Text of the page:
Updating code on demand
With AppScale 3.8 we added an option to allow the AppScale administrator to control what should be updated upon starting a deployment. This feature is mostly relevant to developers and to deployments based on a customized branch.
Before the 3.8 release, AppScale’s AppController would automatically check and update any package upon start. The packages here relates to AppScale’s datastore, taskqueue, et al. implementation, and since they are all implemented in Python, any changes would require a pip install to be effective. Thus the AppController was dutifully installing all the changed packages.
As a note the rsync option in the AppScalefilec was part of this mechanism: when a repo was specified there, it would be copied over the deployment, and if the repo had changes (as reported by git) the AppController would detect them and trigger the rebuild and reinstall of the appropriate packages.
Although this mechanism worked reasonably well, it would add the build time to the starting time of a deployment, and since we didn’t have a clear way to detect if a rebuild has been already done, it would add the build time to each restart no matter if it was needed or not.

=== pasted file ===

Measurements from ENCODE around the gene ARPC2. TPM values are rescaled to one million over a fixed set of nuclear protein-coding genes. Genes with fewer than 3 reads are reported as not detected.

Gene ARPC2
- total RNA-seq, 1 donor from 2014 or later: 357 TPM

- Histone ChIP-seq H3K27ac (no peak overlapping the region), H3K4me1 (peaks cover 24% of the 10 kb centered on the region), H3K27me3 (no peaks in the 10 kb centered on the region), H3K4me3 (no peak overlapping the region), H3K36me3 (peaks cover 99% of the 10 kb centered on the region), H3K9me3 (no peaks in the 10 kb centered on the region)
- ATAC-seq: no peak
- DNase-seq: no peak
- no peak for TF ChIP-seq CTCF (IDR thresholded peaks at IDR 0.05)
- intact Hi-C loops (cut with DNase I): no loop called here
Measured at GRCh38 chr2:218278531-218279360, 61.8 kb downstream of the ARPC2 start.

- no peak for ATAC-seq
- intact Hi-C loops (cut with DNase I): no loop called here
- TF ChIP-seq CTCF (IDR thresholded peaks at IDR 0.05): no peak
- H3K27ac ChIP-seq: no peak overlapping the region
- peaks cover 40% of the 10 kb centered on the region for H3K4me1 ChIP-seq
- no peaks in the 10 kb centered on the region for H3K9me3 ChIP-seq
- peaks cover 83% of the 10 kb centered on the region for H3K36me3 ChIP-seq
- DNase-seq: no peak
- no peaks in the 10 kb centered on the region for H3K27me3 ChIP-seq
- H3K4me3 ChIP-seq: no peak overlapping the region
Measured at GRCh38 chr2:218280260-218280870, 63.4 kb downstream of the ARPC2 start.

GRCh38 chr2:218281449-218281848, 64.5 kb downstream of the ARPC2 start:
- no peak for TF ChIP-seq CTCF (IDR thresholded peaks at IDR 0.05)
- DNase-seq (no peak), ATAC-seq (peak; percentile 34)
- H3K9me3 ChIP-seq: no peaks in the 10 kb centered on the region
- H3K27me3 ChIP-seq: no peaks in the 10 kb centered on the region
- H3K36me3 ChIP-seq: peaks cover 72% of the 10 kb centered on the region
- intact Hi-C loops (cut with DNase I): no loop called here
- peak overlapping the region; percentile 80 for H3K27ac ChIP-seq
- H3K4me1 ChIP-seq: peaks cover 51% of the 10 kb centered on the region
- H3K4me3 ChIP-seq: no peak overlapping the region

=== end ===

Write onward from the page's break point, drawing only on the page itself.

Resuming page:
Admin is now in control
AppScale 3.8 adds an option to the tools, in order to allow the AppScale administrator control over when and which packages should be rebuilt. The new option
appscale up -update all
instructs the AppController to rebuild all packages. Of course only the desired packages could be updated if specified in the command line instead of all. The list of supported packages at this time is: common, app_controller, admin_server, taskqueue, app_db, iaas_manager, hermes, api_server and appserver_java.
If no option is specified, no update will take place: which was deemed the safest option for deployment in production. This new behavior will result in multiple developers wondering why the latest changes, or log message isn’t showing up properly, and it will require a restart of the deployment: in this case you can do
and without the --terminate it will ensure what whatever instance you have started, won’t be terminated thus cutting down the time to restart.